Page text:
m. 29 JAN 1557
m. 7 Dec 1592
Facts and Events
John Erskine, 2nd Earl of Mar (ca. 1558 – 14 December 1634) was a Scottish politician, the only son of John Erskine, 1st Earl of Mar. Together with King James VI of Scotland he was educated by George Buchanan. After attaining his majority he was nominally the guardian of the young king, who was about seven years his junior, and who lived with him at Stirling; but he was in reality something of a puppet in the hands of the regent, James Douglas, 4th Earl of Morton; and he lost power and position when Morton was imprisoned.
He married his first wife, Anne Drummond (1555 - 1592), daughter of David Drummond and Lilias Ruthven.
He was concerned in the seizure of James VI in 1582 (a plot known as the raid of Ruthven); but when James escaped from his new custodians the earl fled into the west of Scotland. Then leaving his hiding-place the Earl of Mar seized Stirling Castle, whereupon James marched against him, and he took refuge in England. Queen Elizabeth I interceded for him, but in vain, and after some futile communications between the governments of England and Scotland the Earl of Mar and his friends gathered an army, entered the presence of the king at Stirling, and were soon in supreme authority (1585). The Earl of Mar was restored to his lands and titles. Henceforward he stood high in the royal favor; he became governor of Edinburgh Castle and was made tutor to James's son, Prince Henry.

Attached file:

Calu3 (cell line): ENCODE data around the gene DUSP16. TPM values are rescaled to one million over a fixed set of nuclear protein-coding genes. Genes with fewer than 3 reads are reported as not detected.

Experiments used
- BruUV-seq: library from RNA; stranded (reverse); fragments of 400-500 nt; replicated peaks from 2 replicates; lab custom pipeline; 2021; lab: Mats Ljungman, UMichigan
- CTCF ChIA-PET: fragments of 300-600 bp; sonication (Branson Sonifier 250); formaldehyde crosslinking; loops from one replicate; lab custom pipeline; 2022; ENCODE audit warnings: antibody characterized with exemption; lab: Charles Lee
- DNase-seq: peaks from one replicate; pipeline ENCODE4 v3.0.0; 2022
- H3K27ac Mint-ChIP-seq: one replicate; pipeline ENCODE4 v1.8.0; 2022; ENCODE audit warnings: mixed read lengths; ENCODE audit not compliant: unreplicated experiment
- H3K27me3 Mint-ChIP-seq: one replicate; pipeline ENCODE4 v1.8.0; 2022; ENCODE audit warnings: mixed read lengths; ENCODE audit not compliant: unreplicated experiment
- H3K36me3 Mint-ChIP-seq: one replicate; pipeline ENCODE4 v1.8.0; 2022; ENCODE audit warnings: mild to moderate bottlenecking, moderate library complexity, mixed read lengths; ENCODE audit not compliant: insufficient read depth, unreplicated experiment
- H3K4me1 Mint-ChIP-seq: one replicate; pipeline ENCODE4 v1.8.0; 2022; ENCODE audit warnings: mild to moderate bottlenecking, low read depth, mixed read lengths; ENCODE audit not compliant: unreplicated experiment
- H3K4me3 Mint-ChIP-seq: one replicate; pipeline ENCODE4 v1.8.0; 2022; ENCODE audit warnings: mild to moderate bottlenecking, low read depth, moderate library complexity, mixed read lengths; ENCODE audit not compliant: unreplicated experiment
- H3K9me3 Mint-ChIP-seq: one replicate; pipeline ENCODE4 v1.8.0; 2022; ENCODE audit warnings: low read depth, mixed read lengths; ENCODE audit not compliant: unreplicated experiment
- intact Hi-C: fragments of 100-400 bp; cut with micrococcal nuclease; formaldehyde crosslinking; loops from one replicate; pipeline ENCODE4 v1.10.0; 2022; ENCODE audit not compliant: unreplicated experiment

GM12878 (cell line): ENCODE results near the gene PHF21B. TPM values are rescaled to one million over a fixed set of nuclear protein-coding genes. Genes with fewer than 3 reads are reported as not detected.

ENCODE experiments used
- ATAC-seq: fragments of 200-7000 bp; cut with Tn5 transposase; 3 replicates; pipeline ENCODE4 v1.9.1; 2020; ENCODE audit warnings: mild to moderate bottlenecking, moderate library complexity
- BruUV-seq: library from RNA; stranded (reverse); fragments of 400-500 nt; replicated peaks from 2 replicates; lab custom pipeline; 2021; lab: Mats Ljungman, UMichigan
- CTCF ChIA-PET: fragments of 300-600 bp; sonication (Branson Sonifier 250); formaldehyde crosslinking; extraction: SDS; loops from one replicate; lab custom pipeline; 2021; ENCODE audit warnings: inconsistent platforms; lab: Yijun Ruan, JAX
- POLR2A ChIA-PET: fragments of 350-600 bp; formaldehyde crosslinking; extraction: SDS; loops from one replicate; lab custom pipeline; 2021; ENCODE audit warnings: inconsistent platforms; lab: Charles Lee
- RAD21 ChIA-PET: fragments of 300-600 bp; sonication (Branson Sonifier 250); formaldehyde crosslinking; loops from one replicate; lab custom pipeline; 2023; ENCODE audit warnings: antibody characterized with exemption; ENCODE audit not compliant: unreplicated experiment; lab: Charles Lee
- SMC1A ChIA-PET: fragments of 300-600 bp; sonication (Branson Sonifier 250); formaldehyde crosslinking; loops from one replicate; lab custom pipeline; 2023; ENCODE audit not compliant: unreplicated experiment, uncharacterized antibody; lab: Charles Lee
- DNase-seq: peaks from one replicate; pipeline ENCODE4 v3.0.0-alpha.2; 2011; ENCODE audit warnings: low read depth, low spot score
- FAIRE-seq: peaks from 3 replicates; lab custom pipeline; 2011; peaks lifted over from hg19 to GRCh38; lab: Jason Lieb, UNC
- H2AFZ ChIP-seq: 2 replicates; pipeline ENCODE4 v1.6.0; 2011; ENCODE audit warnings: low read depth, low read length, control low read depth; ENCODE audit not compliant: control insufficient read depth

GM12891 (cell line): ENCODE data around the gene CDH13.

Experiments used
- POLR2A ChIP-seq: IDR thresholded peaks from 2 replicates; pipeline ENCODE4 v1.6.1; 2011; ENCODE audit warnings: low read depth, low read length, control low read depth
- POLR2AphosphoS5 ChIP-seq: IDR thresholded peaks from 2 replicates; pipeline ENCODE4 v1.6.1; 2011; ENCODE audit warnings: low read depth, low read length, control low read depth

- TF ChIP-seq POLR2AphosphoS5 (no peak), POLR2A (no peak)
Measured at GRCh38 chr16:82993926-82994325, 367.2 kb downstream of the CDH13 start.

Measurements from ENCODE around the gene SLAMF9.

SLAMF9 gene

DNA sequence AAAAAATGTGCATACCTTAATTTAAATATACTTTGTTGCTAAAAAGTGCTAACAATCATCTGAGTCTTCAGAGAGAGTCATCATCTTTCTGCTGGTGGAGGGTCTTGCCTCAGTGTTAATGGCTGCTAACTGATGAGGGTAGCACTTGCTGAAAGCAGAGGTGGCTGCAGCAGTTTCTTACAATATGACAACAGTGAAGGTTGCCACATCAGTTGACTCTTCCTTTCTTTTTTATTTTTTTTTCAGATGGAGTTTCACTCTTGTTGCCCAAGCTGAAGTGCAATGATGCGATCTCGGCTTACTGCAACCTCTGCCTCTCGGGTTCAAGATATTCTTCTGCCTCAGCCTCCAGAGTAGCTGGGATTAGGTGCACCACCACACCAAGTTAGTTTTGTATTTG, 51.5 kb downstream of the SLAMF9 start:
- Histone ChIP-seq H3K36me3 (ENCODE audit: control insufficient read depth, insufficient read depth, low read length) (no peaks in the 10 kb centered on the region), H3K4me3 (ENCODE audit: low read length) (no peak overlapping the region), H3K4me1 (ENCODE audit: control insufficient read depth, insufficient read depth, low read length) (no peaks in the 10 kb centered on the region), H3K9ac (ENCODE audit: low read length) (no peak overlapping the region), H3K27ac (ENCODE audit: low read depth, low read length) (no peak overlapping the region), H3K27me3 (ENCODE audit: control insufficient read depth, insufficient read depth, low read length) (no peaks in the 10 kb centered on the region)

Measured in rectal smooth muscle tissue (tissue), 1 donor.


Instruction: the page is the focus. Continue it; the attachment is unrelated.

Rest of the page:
In 1601, the earl was sent as envoy to London; here Elizabeth I assured him that James should be her successor, and his mission was conducted with tact and prudence. Subsequently, Mar and the King continued a secret correspondence with Robert Cecil. After the Union of the Crowns, having joined the English privy council, the Earl of Mar was created Lord Cardross in 1610; he was a member of the Court of High Commission and was Lord High Treasurer of Scotland from 1615 to 1630. He died at Stirling on 14 December 1634.
John Erskine, 3rd Earl of Mar (c. 1585–1654), his only son by his first wife, succeeded to his earldom; by his second wife he had five sons, among them being James (died 1640), earl of Buchan; Henry (died 1628), whose son David succeeded to the barony of Cardross; and Charles, the ancestor of the earls of Rosslyn.